It's not that I enjoy pointing out my ex-employer's boneheaded moves, but...ok so I do just a little bit.
IBM issued a press release today harping on about:
"migration services and competitive migration pricing for abandoned HP Identity Center security software customers aimed at helping them benefit from IBM's broad capabilities for securing and efficiently running IT for their business."
For those that don't remember, HP got out of the Identity Management software business earlier this year and left their existing customers with a bit of a problem. Then along came Novell on their horse offering to ease the pain in partnership with HP.
From what I can gather by reading the Novell and HP partnership press release, existing customers get equivalent Novell Identity Management software for free (until the middle of 2009) and some migration tools jointly developed by HP and Novell. There is no mention of free services however, so I assume there's some cost there.
I didn't see the word "free" anywhere within IBM's announcement. So my question is, are they going to guarantee that the combined software and services costs are going to be less than Novell's? If not then what the heck is the point of offering to "Bail Out HP Security Software Customers" (part of the press release's headline)?
Oh, it gets better:
"In response to HP's discontinued identity management products, IBM offers competitive migration pricing for software and migration services through IBM Internet Security Systems (ISS)..."
Notice the problem? IBM ISS specialise in network security! Talk about picking the wrong business unit to offer up as the service provider. It would have made a bit more sense if they had said IBM Security and Privacy Services (which was the division I worked for before doing my IBM Tivoli thing) or IBM Software Group Services (who used to try to bill me out to customers because I knew stuff, even though I worked for the IBM Tivoli technical sales team - management usually said no by the way, except for a few times I had to run customer training sessions because they supposedly "asked for me by name"). Both these business units have had years more experience deploying the Tivoli Security suite of products. They also have a heck of a lot more people that have the necessary skills to do the work.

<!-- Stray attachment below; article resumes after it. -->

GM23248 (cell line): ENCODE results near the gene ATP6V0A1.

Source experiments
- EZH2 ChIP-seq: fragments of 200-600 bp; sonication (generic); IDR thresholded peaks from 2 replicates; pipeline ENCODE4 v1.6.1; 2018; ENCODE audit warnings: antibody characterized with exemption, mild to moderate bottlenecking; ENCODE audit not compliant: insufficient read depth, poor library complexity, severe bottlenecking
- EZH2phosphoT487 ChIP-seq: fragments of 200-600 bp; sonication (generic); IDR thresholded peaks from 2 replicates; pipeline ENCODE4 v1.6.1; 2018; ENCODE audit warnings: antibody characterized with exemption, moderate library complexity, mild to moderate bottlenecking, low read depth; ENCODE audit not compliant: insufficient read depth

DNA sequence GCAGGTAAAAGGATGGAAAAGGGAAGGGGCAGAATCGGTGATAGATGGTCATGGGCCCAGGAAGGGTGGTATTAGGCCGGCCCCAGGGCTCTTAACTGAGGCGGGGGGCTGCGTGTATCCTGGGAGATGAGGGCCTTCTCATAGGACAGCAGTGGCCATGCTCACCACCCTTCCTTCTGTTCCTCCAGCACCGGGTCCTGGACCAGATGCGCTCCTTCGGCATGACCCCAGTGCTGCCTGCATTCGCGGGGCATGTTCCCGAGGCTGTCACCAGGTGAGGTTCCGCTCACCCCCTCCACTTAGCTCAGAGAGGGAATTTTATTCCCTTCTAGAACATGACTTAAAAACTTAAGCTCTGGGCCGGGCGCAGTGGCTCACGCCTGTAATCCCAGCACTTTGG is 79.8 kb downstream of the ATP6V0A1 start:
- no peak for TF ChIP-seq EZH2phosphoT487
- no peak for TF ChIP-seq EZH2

Here's a few speculative reasons why they might have made this announcement:
- To piss Novell off a little bit and also hopefully catch all the existing HP customers that don't like Novell for some reason. Of course, there's nothing stopping customers from going to Oracle, CA or Sun. I dare say they'd willingly give existing HP customers "competitive pricing", which by the way means nothing becase it's not quantifiable.
- A boneheaded IBM ISS executive was trying to figure out how to increase ISS revenue and decided on this particular tactic.
- A boneheaded IBM executive was trying to figure out how to increase IBM revenue and decided on this particular tactic. The executive then thought that since it was security related, they would use the ISS business unit to deliver the solution because "hey, we acquired them 2 years ago as one of the world leaders in providing security solutions right?"